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Small offshore boat set up tips
  |  First Published: June 2016



Offshore fishing can be some of the most exciting and incredible fishing that an angler can experience, once you get past seasickness… You can catch small baitfish to sea monsters – it’s all out there for you, as long as you can get to where they are.

Most anglers think you need a big boat to fish offshore comfortably, but that’s simply not the case. Smaller vessels from 4-5m can comfortably fish offshore and get you where you want, as long as the conditions are suitable.

Big boats have some positives, but also a few negatives. You stay dry in a bigger boat, it’s more comfortable, they ride better offshore and have more storage for gear. However, they are harder to tow, use a lot of fuel and usually require a small crew to operate and take out.

Small boats on the other hand are easy for one or two people to operate, easy to tow, cheap on fuel and relatively comfortable to fish out of. In a small boat, you will get wet and they don’t ride as well as bigger boats in slightly rougher conditions, but if you take your time and wear the appropriate clothing it’s not so bad. When conditions are perfect smaller boats are great to fish out of. You may also surprise yourself with what you can catch out of a small boat.

Setting up
Safety gear

The biggest part before taking a small boat offshore is setting it up properly so you have the appropriate safety gear, fuel and enough storage so everything is stowed away nicely and the deck is clear and safe to move around on.

When I set up my boat the biggest thing I had to focus on was making sure I had enough storage for all my safety gear, fuel tanks, fishing gear and have it so the deck was clear and easy to fish out of, and that all the added weight was balanced around the boat. You want the weight balanced and positioned in the right areas so the boat can ride nicely and safe into and with the swell offshore. You don’t want the boat to be too heavily weighted to one side or to the bow or stern as it can be very dangerous and cause the boat to broach, nose-dive, struggle to get on the plane and even flip.

For my boat I set up a dry storage unit at the bow of the boat that houses most of my safety gear like flares, life jackets, tools, fire extinguisher, and rope. in an easily accessible area. At the stern of the boat, I designed a rear storage module to store other bits of gear, but it also has a live bait tank incorporated into it with rod holders.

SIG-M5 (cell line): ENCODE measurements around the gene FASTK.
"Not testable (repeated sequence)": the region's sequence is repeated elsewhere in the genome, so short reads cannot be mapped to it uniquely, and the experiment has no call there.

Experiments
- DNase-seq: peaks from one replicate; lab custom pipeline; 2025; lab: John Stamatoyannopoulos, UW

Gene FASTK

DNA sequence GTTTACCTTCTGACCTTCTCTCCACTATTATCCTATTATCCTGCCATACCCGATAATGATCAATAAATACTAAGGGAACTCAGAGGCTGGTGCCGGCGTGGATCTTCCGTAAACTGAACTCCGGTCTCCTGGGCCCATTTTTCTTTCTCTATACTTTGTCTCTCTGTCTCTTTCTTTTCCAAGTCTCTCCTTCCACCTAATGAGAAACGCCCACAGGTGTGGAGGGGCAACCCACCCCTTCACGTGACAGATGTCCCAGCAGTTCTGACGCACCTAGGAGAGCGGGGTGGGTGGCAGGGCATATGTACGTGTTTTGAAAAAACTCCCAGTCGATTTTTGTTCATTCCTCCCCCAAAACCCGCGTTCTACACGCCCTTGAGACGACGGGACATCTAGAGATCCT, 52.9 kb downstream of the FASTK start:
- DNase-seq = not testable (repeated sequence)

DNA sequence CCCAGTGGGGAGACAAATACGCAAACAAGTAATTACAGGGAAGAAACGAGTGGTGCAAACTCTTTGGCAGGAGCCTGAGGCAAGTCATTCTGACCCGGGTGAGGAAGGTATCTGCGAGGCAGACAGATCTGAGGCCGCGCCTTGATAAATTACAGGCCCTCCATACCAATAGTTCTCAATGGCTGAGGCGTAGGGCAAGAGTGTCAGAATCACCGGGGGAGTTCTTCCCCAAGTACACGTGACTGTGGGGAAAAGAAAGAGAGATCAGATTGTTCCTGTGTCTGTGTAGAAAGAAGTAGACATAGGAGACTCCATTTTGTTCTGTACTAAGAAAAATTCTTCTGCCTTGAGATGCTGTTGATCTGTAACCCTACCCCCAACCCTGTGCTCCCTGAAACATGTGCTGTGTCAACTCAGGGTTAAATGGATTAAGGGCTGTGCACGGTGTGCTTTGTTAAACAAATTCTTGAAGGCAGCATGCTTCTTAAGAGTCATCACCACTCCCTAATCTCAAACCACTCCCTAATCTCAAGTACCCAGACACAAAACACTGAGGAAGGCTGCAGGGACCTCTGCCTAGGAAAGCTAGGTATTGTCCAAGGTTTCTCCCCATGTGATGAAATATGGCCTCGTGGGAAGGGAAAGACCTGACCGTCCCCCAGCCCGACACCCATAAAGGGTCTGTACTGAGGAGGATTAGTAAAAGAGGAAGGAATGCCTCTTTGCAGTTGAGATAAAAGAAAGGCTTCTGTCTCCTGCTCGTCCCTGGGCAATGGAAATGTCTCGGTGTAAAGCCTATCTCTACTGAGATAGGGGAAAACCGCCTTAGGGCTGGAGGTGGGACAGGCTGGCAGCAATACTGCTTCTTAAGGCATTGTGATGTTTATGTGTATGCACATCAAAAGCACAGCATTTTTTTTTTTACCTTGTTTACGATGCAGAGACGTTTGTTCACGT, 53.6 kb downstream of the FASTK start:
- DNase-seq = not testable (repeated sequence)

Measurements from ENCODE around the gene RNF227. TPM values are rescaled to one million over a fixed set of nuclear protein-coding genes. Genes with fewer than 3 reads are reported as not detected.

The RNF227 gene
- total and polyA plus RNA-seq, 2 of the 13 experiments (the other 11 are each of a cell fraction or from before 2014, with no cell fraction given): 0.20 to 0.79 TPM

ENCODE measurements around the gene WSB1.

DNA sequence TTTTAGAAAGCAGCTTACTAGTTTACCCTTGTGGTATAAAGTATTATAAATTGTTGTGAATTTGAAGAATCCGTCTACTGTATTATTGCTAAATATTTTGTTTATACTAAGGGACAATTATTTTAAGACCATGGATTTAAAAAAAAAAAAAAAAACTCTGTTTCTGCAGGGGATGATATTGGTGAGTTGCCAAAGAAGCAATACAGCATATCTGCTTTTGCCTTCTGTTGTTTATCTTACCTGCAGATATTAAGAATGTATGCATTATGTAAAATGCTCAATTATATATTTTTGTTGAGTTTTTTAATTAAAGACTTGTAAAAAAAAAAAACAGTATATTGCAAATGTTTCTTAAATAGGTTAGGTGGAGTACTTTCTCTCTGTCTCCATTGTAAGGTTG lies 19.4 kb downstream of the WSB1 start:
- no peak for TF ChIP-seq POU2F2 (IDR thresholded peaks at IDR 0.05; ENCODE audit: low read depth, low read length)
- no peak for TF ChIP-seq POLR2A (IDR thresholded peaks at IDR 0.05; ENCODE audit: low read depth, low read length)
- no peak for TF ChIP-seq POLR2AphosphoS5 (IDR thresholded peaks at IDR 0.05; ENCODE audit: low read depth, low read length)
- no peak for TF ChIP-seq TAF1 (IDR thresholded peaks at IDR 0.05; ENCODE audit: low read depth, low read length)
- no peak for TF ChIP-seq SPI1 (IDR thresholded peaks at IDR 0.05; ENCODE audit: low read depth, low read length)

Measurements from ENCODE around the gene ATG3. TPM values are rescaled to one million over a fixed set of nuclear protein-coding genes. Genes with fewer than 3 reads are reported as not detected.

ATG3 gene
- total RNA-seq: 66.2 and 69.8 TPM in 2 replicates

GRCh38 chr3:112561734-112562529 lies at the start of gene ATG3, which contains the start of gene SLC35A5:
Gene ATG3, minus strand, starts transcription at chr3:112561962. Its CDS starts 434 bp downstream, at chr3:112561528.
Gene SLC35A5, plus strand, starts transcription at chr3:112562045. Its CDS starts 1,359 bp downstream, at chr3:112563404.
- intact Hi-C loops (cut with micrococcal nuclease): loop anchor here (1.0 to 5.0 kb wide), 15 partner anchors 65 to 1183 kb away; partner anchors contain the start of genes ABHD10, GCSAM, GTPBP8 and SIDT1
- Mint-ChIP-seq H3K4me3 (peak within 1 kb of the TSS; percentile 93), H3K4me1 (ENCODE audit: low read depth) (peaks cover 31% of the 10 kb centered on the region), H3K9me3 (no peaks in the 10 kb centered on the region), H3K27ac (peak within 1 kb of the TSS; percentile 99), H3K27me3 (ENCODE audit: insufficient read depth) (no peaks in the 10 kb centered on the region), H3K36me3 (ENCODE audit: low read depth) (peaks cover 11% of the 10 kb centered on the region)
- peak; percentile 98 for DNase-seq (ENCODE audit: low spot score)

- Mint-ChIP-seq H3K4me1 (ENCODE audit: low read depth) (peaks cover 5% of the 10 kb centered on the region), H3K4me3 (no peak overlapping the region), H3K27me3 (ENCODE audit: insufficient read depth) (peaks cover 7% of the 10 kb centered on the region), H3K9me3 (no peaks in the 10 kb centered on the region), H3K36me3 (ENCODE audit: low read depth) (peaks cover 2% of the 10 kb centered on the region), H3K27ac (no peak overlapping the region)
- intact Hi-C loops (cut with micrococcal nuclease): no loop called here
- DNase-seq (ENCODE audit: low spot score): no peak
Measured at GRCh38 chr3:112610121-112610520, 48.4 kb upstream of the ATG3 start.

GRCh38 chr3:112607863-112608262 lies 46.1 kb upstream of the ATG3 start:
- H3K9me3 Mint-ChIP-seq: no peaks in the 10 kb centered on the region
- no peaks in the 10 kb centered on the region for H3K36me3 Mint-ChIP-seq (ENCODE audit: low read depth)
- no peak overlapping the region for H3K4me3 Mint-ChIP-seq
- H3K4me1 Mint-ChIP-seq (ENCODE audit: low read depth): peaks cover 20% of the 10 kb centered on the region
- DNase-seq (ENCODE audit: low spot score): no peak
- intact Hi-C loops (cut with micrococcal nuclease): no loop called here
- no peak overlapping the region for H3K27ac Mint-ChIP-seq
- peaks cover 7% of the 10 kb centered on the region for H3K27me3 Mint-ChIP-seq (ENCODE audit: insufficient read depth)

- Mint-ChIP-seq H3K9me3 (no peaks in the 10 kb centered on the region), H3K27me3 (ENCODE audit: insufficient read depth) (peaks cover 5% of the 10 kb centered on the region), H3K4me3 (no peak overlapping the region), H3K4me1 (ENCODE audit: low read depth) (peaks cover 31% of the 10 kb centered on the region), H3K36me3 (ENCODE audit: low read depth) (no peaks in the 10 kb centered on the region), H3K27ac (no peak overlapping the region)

The ocean is a dangerous place at the best of times and it can become very rough very quickly. That’s why an EPIRB is paramount to your safety and others while fishing offshore. It’s a good idea to have the EPIRB in a spot where you can access it at short notice. I’ve placed my EPIRB in a side pocket near the console, so it’s easy to get to when I need it.

A marine radio is another safety feature to have on board. You can get mounted ones that take up a lot of space and require an antenna, which can get in the way and once you lose power they are useless. Most small craft users prefer portable water proof VHF marine radios that float, so if the worst is to happen, they still have contact with the VMR and other vessels offshore with marine radios.

Another safety feature that I have on my boat is high rails, as my boat doesn’t have very high sides. This is great because it gives me a little more added security so I don’t fall out. High rails are fantastic when people are standing on the deck throwing lures and there is a bit of swell around.

The number of people you take out is very important. You don’t want to take any more than what is recommended for your boat. I personally don’t take any more than one other person, as its becomes uncomfortable taking more than two people as I run out of room and it’s a lot of added weight to take in the boat.

You can go solo, like I sometimes do, but taking one other person is a lot safer. If you do go solo you need to keep your wits about you, don’t try anything too dangerous and definitely wear a life jacket. It’s also a good idea to invest in a personal EPIRB that you can carry on your person.